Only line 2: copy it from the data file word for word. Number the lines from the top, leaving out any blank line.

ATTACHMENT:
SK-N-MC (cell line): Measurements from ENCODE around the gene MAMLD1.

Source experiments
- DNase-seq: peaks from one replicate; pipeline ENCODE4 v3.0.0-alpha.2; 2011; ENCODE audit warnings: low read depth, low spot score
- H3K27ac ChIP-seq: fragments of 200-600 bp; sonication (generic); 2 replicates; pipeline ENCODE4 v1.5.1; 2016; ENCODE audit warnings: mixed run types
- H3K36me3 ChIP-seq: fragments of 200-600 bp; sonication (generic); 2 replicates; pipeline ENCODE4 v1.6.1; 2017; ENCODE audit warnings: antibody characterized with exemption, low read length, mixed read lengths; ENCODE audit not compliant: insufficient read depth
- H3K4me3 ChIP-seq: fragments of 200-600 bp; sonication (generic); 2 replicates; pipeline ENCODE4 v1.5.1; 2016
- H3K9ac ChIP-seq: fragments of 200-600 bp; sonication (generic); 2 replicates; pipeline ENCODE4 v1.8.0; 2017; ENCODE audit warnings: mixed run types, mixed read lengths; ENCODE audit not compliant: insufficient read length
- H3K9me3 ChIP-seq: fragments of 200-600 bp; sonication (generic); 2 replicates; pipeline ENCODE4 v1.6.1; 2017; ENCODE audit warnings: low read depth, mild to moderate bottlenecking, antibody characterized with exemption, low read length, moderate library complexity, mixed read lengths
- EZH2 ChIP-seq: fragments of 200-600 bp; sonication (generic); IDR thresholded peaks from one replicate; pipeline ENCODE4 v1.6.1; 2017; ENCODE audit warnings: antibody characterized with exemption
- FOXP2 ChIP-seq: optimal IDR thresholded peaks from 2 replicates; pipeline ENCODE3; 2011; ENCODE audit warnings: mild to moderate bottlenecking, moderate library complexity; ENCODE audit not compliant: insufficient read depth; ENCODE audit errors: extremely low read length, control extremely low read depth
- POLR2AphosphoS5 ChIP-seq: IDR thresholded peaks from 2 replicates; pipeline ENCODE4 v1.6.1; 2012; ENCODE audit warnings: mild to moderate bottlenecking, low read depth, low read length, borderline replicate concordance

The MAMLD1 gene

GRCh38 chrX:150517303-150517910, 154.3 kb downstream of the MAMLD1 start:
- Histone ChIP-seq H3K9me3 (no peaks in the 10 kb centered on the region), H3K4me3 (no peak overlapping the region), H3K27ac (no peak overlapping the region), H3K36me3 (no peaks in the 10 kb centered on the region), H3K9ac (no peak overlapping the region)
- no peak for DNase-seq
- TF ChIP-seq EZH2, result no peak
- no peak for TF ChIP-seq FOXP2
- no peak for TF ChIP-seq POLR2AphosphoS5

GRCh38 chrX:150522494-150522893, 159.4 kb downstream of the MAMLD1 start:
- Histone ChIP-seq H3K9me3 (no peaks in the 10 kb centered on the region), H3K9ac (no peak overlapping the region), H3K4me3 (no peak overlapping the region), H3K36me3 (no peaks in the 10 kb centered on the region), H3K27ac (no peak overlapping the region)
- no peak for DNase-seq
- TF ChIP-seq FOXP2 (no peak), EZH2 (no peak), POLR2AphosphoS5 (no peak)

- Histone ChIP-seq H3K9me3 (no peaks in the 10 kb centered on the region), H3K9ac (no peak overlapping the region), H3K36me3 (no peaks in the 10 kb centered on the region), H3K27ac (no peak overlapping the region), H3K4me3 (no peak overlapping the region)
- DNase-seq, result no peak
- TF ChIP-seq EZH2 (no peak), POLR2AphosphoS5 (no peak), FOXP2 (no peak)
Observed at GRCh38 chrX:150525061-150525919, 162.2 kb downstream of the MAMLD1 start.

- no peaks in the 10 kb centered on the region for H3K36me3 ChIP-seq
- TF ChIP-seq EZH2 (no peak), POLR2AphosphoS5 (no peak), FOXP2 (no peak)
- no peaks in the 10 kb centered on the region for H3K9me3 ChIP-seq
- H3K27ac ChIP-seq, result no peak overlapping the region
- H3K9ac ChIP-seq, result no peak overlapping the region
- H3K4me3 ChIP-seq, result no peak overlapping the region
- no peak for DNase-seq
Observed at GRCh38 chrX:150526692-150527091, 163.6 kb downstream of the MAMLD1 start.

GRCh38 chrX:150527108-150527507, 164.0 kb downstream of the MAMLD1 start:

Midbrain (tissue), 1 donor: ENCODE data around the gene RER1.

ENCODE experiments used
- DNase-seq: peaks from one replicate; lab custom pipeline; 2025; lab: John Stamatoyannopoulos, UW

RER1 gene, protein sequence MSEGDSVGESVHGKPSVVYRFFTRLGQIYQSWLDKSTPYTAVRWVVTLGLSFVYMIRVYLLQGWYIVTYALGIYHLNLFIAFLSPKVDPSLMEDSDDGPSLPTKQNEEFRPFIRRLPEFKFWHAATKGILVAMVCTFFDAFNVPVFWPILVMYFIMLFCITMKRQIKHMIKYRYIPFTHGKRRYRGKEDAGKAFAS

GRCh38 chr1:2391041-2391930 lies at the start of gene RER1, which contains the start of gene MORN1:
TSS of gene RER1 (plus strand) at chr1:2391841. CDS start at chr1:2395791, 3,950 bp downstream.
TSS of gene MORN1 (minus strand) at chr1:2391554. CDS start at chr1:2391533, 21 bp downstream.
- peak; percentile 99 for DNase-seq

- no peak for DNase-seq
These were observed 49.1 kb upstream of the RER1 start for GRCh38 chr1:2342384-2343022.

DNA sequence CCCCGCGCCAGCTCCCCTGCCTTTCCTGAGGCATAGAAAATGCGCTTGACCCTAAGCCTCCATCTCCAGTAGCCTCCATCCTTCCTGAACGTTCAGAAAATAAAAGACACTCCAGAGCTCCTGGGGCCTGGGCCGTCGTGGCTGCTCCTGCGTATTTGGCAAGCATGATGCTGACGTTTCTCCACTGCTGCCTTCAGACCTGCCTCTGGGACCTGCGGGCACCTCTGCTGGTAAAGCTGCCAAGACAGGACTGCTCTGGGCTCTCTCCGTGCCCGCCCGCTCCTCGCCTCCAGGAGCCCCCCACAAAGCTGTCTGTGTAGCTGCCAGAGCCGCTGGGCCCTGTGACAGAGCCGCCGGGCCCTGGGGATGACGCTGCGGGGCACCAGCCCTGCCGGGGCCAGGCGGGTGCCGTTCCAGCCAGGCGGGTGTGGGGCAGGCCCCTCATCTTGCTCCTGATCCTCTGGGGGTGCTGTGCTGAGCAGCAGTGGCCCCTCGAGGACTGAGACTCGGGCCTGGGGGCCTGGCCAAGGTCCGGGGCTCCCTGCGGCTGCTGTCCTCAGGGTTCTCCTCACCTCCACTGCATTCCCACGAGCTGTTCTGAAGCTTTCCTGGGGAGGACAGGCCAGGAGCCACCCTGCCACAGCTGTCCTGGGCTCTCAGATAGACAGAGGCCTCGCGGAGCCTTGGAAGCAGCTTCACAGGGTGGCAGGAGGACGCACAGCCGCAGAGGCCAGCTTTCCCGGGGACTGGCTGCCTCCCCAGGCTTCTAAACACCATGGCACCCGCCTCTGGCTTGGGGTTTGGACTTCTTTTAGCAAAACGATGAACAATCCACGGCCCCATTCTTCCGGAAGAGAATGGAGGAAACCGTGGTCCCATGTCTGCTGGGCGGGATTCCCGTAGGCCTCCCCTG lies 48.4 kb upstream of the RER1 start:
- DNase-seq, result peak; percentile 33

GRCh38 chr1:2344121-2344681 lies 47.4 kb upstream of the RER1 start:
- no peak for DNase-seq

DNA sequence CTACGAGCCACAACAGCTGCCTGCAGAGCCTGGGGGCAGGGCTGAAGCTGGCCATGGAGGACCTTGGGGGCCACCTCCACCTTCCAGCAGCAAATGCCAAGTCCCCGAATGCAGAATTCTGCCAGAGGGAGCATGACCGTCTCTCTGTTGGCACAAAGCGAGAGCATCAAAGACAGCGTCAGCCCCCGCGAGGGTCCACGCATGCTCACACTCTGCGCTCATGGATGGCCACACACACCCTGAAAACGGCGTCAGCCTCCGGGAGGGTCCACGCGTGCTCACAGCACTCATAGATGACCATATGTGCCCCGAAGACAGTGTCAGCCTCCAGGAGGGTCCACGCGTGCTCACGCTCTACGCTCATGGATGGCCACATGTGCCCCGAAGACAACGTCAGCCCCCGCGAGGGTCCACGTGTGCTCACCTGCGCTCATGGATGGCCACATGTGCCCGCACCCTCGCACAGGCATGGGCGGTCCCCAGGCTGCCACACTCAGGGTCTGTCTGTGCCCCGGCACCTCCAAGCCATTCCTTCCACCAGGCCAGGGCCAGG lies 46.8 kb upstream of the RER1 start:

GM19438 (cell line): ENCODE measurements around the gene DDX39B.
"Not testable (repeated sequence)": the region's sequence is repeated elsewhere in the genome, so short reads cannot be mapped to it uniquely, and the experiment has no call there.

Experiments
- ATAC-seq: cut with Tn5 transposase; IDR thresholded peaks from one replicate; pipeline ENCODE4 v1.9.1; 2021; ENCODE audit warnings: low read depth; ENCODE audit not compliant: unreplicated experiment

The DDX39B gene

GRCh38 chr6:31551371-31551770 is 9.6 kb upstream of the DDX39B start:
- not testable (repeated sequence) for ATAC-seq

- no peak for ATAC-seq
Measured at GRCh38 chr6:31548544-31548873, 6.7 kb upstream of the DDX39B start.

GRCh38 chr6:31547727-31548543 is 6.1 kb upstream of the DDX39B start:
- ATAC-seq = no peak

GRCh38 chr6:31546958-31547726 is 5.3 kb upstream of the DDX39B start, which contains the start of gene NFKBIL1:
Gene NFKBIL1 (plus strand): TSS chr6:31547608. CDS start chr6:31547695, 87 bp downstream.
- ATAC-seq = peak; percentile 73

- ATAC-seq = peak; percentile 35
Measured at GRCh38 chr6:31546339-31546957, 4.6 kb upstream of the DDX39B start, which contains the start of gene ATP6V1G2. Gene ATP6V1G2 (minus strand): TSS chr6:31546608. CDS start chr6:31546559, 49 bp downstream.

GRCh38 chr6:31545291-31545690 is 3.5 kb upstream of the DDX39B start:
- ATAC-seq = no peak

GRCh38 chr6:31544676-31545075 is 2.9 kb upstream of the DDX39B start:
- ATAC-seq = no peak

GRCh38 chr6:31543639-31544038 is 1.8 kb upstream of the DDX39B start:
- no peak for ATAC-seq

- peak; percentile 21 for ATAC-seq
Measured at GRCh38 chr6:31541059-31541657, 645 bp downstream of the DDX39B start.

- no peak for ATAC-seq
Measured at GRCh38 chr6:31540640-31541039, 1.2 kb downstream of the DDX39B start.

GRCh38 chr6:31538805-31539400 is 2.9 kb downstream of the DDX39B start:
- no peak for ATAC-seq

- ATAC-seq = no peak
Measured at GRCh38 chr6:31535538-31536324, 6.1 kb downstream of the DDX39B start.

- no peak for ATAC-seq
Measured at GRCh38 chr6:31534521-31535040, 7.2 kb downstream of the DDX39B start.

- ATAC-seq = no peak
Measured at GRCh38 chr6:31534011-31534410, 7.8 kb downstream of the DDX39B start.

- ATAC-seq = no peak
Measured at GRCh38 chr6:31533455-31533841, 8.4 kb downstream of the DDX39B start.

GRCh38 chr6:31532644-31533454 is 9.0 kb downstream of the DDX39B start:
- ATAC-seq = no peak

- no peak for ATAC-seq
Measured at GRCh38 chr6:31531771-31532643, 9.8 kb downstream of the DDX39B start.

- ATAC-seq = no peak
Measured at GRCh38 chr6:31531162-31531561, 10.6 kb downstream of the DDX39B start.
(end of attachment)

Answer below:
Source experiments